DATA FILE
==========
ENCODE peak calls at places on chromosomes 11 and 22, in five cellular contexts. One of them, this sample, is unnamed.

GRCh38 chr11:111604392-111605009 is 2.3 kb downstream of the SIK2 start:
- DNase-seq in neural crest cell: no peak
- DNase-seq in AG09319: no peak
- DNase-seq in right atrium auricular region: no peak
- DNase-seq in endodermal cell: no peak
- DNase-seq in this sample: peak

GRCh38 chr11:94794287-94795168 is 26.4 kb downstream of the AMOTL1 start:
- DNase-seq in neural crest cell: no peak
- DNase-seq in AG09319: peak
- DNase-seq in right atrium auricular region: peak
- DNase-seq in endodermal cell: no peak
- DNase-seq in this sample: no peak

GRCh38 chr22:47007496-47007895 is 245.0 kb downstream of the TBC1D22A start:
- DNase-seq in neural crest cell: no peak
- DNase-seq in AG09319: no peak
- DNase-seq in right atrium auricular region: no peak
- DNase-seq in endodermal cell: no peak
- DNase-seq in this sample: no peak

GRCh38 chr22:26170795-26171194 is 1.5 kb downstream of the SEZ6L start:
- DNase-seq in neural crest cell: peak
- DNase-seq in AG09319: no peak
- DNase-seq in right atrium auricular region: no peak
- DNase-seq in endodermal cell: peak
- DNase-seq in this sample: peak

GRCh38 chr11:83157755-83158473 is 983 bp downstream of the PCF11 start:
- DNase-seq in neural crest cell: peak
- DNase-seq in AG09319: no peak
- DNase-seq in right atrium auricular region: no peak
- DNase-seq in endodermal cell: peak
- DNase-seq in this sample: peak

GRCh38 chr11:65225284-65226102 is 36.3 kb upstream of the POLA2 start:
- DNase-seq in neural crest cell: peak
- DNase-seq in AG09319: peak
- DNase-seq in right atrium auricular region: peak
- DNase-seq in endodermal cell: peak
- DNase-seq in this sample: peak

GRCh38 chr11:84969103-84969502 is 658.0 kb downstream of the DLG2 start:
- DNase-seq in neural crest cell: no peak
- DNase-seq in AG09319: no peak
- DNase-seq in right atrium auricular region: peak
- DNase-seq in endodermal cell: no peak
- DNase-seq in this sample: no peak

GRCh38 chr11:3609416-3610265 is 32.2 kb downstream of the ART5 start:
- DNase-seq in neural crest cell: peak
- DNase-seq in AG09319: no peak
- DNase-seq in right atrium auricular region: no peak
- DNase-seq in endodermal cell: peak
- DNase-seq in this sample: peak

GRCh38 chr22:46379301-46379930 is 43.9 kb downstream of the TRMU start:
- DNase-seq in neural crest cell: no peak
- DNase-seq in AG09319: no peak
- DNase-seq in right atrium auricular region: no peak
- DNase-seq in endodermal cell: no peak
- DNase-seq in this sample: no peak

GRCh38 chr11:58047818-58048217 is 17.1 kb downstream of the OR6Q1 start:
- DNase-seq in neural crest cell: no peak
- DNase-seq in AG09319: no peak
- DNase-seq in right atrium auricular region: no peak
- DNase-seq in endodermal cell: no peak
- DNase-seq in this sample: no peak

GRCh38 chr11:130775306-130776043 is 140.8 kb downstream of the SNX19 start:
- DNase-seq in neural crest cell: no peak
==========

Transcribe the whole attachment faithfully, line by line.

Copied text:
ENCODE peak calls at places on chromosomes 11 and 22, in five cellular contexts. One of them, this sample, is unnamed.

GRCh38 chr11:111604392-111605009 is 2.3 kb downstream of the SIK2 start:
- DNase-seq in neural crest cell: no peak
- DNase-seq in AG09319: no peak
- DNase-seq in right atrium auricular region: no peak
- DNase-seq in endodermal cell: no peak
- DNase-seq in this sample: peak

GRCh38 chr11:94794287-94795168 is 26.4 kb downstream of the AMOTL1 start:
- DNase-seq in neural crest cell: no peak
- DNase-seq in AG09319: peak
- DNase-seq in right atrium auricular region: peak
- DNase-seq in endodermal cell: no peak
- DNase-seq in this sample: no peak

GRCh38 chr22:47007496-47007895 is 245.0 kb downstream of the TBC1D22A start:
- DNase-seq in neural crest cell: no peak
- DNase-seq in AG09319: no peak
- DNase-seq in right atrium auricular region: no peak
- DNase-seq in endodermal cell: no peak
- DNase-seq in this sample: no peak

GRCh38 chr22:26170795-26171194 is 1.5 kb downstream of the SEZ6L start:
- DNase-seq in neural crest cell: peak
- DNase-seq in AG09319: no peak
- DNase-seq in right atrium auricular region: no peak
- DNase-seq in endodermal cell: peak
- DNase-seq in this sample: peak

GRCh38 chr11:83157755-83158473 is 983 bp downstream of the PCF11 start:
- DNase-seq in neural crest cell: peak
- DNase-seq in AG09319: no peak
- DNase-seq in right atrium auricular region: no peak
- DNase-seq in endodermal cell: peak
- DNase-seq in this sample: peak

GRCh38 chr11:65225284-65226102 is 36.3 kb upstream of the POLA2 start:
- DNase-seq in neural crest cell: peak
- DNase-seq in AG09319: peak
- DNase-seq in right atrium auricular region: peak
- DNase-seq in endodermal cell: peak
- DNase-seq in this sample: peak

GRCh38 chr11:84969103-84969502 is 658.0 kb downstream of the DLG2 start:
- DNase-seq in neural crest cell: no peak
- DNase-seq in AG09319: no peak
- DNase-seq in right atrium auricular region: peak
- DNase-seq in endodermal cell: no peak
- DNase-seq in this sample: no peak

GRCh38 chr11:3609416-3610265 is 32.2 kb downstream of the ART5 start:
- DNase-seq in neural crest cell: peak
- DNase-seq in AG09319: no peak
- DNase-seq in right atrium auricular region: no peak
- DNase-seq in endodermal cell: peak
- DNase-seq in this sample: peak

GRCh38 chr22:46379301-46379930 is 43.9 kb downstream of the TRMU start:
- DNase-seq in neural crest cell: no peak
- DNase-seq in AG09319: no peak
- DNase-seq in right atrium auricular region: no peak
- DNase-seq in endodermal cell: no peak
- DNase-seq in this sample: no peak

GRCh38 chr11:58047818-58048217 is 17.1 kb downstream of the OR6Q1 start:
- DNase-seq in neural crest cell: no peak
- DNase-seq in AG09319: no peak
- DNase-seq in right atrium auricular region: no peak
- DNase-seq in endodermal cell: no peak
- DNase-seq in this sample: no peak

GRCh38 chr11:130775306-130776043 is 140.8 kb downstream of the SNX19 start:
- DNase-seq in neural crest cell: no peak